LETA bases this information on a letter it has seen, authored by Telia Senior Vice President Robert Andersson and sent to the Latvian government.
Meanwhile Latvian Prime Minister Maris Kucinskis has promised to provide a response toTelia Company in November, while Economics Minister Arvils Aseradens (Unity) has called on the government to carefully weigh Telia's position.
If the government rejects Telia's recommendations, the letter reads, Telia will finally have to accept that after over a decade of trying and offering every possible solution, it can no longer positively affect the strategy of the companies, as has especially been highlighted recently in both the behavior from the management as well as the recent unworkable deadlocks in the Supervisory Council of LMT, Andersson writes in the letter.
Telia will have to reconsider the status of the companies within the formal structure of its group of companies, as it no longer has the possibility to strategically guide the companies. Telia would also then have to reassess its assets and transfer them from strategic holdings to financial holdings. This means Telia's approach to both LMT and Lattelecom will be forced to change.
Telia cannot place shareholders' capital into long term counterproductive and ill placed strategic bets. This is an everyday reality for a public listed company like Telia, which has a fiduciary responsibility to its shareholders. Therefore, Telia's representation on the Supervisory Councils will be adjusted to ensure that short-term shareholder benefits over long term strategic investment is prioritized, says the letter.
Telia must also begin the process of assessing the value of the assets at hand; this would require a full overview of the strategy of all shareholders as well as an audit from both a financial and an ethics and compliance perspective so Telia can accurately assess the value and the options for the two companies as well as any liabilities. This will be the beginning of the process of placing the shares under strategic review and ultimately seeking a buyer for Telia's stake in the two companies.
In this scenario of selling the shares, Telia Company will naturally honor its agreements with Latvian co-owners as well as all provisions of Latvian laws, says the letter.
Andersson also says in the letter that Telia is proud of two decades of being the leading foreign investor in Latvia and its hope and heartfelt aspiration is for that to continue. Telia's preference is to be a part of Latvia's digital future. Telia believes strongly in its Nordic and Baltic strategy and very much wants Latvia to be a leading light in that strategic vision, but it cannot be at the expense of Telia shareholder's long term interests and equally at the expense of the best interests of Latvian citizens.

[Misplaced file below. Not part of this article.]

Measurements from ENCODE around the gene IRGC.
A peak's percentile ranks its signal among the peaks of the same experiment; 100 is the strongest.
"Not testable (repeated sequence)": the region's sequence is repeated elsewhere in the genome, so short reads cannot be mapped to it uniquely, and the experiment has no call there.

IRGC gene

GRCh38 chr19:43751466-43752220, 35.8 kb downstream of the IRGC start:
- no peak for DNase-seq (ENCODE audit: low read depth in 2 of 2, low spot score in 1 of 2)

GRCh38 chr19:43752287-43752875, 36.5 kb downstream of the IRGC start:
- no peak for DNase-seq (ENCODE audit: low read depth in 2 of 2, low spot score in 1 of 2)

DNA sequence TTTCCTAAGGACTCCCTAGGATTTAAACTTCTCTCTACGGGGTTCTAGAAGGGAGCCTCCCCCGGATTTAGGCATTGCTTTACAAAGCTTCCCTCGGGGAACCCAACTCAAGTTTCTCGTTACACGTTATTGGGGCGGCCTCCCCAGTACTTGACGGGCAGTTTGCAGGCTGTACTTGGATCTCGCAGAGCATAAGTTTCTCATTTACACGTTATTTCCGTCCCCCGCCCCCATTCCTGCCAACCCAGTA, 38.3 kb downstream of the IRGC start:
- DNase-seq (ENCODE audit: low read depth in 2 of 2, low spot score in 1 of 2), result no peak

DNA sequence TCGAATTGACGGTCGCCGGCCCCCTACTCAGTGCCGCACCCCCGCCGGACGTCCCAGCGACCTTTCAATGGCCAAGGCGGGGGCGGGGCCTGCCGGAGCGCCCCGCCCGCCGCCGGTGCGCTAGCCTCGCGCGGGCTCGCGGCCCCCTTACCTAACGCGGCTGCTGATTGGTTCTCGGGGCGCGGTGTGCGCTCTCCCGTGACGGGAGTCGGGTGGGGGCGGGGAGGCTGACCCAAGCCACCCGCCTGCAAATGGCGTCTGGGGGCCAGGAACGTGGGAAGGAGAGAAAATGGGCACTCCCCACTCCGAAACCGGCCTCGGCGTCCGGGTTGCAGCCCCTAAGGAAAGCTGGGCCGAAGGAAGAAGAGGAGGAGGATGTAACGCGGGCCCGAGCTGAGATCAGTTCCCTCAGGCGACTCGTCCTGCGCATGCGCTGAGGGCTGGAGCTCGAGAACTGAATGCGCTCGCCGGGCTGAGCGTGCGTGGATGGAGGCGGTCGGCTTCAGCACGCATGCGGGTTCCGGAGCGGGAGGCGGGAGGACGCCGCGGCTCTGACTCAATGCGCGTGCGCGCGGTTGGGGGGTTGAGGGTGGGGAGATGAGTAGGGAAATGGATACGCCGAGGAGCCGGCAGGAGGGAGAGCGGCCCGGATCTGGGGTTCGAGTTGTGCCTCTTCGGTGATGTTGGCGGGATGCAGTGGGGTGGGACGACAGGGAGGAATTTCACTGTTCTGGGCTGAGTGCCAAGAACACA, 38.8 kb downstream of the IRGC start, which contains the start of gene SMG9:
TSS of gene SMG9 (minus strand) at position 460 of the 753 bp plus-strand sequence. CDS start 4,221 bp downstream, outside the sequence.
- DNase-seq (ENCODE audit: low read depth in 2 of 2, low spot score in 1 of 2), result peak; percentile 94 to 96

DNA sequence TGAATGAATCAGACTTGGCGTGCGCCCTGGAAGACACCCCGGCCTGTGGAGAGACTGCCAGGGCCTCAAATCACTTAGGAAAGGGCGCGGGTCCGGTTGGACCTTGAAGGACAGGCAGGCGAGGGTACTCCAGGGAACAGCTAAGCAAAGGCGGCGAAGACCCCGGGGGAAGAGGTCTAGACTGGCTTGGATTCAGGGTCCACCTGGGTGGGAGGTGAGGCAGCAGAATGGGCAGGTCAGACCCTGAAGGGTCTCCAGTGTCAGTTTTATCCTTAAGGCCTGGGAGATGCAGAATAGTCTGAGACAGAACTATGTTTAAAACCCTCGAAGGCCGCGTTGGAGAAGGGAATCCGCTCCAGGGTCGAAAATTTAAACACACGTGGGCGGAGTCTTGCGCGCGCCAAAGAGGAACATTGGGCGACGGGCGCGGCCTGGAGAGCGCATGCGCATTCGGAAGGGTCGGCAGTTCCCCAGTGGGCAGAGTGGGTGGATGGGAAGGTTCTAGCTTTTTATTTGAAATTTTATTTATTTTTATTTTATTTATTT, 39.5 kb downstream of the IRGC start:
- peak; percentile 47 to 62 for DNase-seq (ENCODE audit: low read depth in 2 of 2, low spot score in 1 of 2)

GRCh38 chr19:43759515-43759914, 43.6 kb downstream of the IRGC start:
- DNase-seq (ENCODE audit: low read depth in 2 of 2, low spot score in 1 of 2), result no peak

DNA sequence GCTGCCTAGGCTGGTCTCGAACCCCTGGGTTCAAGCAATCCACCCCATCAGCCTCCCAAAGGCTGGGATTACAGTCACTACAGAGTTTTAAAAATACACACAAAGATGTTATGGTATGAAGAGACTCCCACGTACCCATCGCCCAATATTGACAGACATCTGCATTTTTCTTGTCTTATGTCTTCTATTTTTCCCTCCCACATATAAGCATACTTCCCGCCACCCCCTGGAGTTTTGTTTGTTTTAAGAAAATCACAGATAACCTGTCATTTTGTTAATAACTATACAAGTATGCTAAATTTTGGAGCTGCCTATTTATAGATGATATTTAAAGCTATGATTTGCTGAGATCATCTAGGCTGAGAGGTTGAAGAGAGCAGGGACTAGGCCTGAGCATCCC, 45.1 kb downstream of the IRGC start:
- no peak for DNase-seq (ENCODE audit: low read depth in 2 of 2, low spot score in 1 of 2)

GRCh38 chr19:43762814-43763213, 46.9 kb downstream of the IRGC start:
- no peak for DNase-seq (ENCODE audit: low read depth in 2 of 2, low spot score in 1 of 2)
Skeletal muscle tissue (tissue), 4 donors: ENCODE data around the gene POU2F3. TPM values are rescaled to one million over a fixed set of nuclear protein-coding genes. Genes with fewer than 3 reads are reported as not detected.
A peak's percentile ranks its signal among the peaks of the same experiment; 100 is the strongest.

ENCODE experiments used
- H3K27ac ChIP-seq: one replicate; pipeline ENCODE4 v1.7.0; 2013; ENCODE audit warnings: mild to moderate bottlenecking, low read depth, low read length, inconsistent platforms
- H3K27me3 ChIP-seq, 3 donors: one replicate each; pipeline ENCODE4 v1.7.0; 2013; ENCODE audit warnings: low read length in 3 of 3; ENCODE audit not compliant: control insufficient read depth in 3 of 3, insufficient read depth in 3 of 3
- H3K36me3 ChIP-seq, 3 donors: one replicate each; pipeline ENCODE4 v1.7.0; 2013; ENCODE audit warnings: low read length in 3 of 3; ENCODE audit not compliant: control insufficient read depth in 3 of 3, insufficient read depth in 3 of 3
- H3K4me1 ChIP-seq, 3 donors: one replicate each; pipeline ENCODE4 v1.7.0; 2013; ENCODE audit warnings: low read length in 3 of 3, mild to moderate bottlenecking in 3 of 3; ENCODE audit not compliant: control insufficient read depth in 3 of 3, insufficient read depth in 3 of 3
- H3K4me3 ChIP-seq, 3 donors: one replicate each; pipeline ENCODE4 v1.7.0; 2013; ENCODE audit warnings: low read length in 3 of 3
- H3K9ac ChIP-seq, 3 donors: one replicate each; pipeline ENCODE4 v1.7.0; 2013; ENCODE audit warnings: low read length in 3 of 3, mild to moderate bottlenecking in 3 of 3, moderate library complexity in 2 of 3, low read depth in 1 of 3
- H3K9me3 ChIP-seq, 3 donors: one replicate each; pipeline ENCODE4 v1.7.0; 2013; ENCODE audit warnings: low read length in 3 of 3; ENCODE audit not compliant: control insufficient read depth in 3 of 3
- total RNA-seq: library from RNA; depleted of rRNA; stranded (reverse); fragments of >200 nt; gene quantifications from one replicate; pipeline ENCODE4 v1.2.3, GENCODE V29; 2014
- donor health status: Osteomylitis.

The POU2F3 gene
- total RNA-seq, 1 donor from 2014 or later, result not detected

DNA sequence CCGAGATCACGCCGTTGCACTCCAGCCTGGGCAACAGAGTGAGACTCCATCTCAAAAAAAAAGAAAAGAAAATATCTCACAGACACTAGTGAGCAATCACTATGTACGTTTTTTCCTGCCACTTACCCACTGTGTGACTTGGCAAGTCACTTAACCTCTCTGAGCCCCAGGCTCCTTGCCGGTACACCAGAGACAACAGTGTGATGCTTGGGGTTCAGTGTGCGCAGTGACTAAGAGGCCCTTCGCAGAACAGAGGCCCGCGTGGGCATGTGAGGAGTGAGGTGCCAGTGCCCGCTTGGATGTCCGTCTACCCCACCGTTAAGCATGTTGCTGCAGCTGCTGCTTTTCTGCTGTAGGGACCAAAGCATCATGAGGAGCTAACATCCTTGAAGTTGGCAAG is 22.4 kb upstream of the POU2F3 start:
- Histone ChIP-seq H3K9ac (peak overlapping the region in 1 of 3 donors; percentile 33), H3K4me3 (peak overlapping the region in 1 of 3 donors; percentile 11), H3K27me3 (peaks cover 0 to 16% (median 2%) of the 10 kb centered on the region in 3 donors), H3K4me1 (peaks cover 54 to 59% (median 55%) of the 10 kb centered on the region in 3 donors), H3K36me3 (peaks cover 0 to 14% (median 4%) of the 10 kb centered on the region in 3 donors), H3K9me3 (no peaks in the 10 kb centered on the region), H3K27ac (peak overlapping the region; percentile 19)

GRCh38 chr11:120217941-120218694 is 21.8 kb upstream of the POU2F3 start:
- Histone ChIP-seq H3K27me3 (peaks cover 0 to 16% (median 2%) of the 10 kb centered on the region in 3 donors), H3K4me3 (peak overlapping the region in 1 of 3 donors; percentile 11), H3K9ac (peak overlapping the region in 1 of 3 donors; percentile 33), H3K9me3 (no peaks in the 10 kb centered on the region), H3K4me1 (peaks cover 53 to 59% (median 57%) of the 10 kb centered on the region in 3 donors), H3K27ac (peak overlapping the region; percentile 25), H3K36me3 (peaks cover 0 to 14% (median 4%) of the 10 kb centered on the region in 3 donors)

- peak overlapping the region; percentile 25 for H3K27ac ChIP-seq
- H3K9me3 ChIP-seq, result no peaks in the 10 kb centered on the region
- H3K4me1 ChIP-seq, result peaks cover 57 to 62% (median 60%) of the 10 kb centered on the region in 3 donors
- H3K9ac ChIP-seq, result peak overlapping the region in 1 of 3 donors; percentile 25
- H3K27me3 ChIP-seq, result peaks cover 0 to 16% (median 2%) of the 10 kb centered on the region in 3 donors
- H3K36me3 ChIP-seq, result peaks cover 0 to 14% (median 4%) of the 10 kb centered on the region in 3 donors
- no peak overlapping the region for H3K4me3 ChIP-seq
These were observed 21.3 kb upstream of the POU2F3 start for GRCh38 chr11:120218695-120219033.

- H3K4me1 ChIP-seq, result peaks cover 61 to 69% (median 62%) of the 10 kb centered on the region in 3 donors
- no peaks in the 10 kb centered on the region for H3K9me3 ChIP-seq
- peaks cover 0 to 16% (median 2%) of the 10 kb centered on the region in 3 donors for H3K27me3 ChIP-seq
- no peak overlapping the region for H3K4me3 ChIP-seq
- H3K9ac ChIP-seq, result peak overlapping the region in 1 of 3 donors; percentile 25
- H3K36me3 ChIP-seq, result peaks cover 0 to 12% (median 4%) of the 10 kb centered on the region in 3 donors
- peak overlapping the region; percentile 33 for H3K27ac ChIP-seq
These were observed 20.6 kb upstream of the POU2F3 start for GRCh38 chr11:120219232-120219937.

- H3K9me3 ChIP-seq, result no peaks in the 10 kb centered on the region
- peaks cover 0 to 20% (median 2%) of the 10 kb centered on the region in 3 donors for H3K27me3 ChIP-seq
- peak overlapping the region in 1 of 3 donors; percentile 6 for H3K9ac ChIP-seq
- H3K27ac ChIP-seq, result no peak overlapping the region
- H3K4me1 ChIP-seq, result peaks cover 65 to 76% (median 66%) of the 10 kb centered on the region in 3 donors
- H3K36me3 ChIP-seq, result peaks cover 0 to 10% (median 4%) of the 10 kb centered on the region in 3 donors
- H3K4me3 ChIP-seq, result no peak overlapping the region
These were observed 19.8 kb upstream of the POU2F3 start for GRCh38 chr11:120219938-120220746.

As reported, the Scandinavian telecommunications group TeliaSonera, which also holds shares in Lattelecom and LMT, proposed on November 20, 2015 that both companies should be merged. However, the Latvian government decided in April 2016 that LMT and Lattelecom would continue operations as two separate entities.
The government also decided to hire an independent consultant to perform macroeconomic, microeconomic and socioeconomic analysis of further actions concerning state-owned shares in Lattelecom and LMT. KMPG Baltics was then selected to help the government develop a strategy on state-owned shares in Lattelecom and LMT.
The KPMG audit company has analyzed further actions concerning the state-owned shares in Lattelecom and LMT and suggested that the two companies should be merged.
Telia Group companies Sonera Holding and Telia Company own 49% of LMT shares altogether, while Latvian Radio and Television Center and Latvian Privatization Agency - 28%. Lattelecom, which belongs to Telia and the state of Latvia, owns 23% of LMT shares.
Telia Group company Tilts Communications owns 51% of Lattelecom shares, and Latvian Privatization Agency the other 49%.